Editor’s note: The following is a press release from Ecology Ottawa. Dave Lee and Shad Qadri did not respond to the survey, although in a recent Q&A they did address the issue. Lee said the City’s role is to be an advocate for citizens to ensure environmental concerns are addressed. Qadri said the City should work with other levels of government to ensure local residents are not negatively affected.
It’s also unclear what, if any, legal role the City of Ottawa has in the process. Rob Maclachlan with the city’s Growth Management Department told StittsvilleCentral.ca that Trans Canada has not filed an application yet with the National Energy Board, and the City does not yet know what municipal approvals may be required.
Nevertheless, representatives from Trans Canada have met numerous times with city officials, including Shad Qadri, according to the city’s lobbying registry.
We’re continuning to watch this story and will bring you updates throughout the fall.
Nearly 90% of candidates for city council who responded to a survey put out by Ecology Ottawa say they would be prepared to fight the proposed Energy East pipeline if it posed a threat to the health of Ottawa’s environment, in addition to 80% who are calling for an independent environmental assessment. This survey comes as TransCanada prepares to filetheir application to build the controversial tar sands pipeline.
A full report of candidates’ responses on the Energy East pipeline can be downloaded here.
“The overwhelming majority of candidates are concerned about the risks and dangers of a tar sands pipeline going through our city and waterways,” noted Ben Powless, Ecology Ottawa Pipeline Campaigner. “We’ve already heard from many other communities along the pipeline route, from First Nations, and from thousands of Ottawa residents, who have said they’re opposed to this pipeline.”
Ecology Ottawa has sent out its Ottawa Elections 2014 survey to all candidates to find out where they stand on Ottawa’s most pressing environmental issues. Eighty-four candidates have responded thus far to the survey, representing approximately 70% of all candidates.
“It’s not completely surprising that candidates see the pipeline as a serious public safety concern. The pipeline threatens the Rideau River and the Ottawa River, the source of our drinking water, and is tied to the reckless expansion of the tar sands, which would worsen climate change impacts,” said Powless.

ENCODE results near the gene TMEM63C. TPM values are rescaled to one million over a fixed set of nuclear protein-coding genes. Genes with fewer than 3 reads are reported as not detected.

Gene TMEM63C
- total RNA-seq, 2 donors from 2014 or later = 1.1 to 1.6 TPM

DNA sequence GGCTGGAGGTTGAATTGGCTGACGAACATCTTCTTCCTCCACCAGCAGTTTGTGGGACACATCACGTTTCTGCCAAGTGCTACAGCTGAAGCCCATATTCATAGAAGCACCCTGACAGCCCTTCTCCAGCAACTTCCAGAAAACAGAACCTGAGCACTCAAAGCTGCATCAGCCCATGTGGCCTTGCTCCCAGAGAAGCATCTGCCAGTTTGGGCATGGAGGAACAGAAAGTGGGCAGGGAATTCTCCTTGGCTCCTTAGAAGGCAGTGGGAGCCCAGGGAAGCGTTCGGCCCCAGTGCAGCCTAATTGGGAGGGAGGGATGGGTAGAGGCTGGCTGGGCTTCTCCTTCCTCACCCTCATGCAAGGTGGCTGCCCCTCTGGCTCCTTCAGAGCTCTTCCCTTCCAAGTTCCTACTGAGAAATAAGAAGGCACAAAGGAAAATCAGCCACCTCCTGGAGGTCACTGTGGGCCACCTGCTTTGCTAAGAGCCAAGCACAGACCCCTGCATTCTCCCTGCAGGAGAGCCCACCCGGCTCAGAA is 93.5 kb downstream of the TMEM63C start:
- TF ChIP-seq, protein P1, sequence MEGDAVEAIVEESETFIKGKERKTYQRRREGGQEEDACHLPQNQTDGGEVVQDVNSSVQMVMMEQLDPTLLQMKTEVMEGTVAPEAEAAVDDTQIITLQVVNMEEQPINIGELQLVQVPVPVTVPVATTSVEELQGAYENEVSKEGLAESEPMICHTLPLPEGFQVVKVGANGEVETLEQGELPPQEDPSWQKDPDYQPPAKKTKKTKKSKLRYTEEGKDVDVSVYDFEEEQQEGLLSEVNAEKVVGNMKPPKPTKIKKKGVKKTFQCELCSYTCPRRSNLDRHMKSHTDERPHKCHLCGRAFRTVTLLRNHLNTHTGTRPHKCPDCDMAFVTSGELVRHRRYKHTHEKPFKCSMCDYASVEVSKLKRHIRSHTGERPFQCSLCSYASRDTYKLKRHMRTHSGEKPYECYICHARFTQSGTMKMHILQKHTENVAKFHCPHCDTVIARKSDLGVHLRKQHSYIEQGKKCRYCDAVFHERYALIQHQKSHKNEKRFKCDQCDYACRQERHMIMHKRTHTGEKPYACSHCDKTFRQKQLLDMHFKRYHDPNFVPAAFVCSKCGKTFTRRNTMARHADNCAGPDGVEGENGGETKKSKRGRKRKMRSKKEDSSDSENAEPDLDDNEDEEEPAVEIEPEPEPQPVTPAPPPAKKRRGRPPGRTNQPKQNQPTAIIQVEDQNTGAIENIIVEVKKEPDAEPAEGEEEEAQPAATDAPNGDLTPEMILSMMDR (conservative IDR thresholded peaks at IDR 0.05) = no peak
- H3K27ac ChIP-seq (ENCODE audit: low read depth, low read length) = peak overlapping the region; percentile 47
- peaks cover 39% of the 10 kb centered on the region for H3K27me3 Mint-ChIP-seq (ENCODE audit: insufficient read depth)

Another three-quarters of candidates surveyed believe the City of Ottawa should intervene in the National Energy Board’s federal review process on the pipeline project to ensure Ottawa’s interests are taken under consideration .
The Energy East pipeline project involves retrofitting a decades-old natural gas pipeline running through Ottawa near Stittsville to ship 1.1 million barrels of crude oil and tar sands bitumen every day. If completed, the pipeline would span some 4,600 kilometres from Alberta to tanker ports in Quebec and New Brunswick, making Energy East the largest proposed pipeline project in Canada.
“Even in the face of a federal lack of leadership, it’s encouraging to see so many elected officials ready to stand up for the health and safety of our communities and environment. We have an obligation to protect not just our rivers and watersheds from toxic oil spills, but to make sure we have a habitable climate into the future. We will be doing everything we can to ensure this pipeline is stopped,” said Powless.
The announcement comes as municipal leaders of other cities across Canada, including Vancouver, Burnaby, North Bay, and Montreal have all made statements opposing proposed oil pipelines through their communities.
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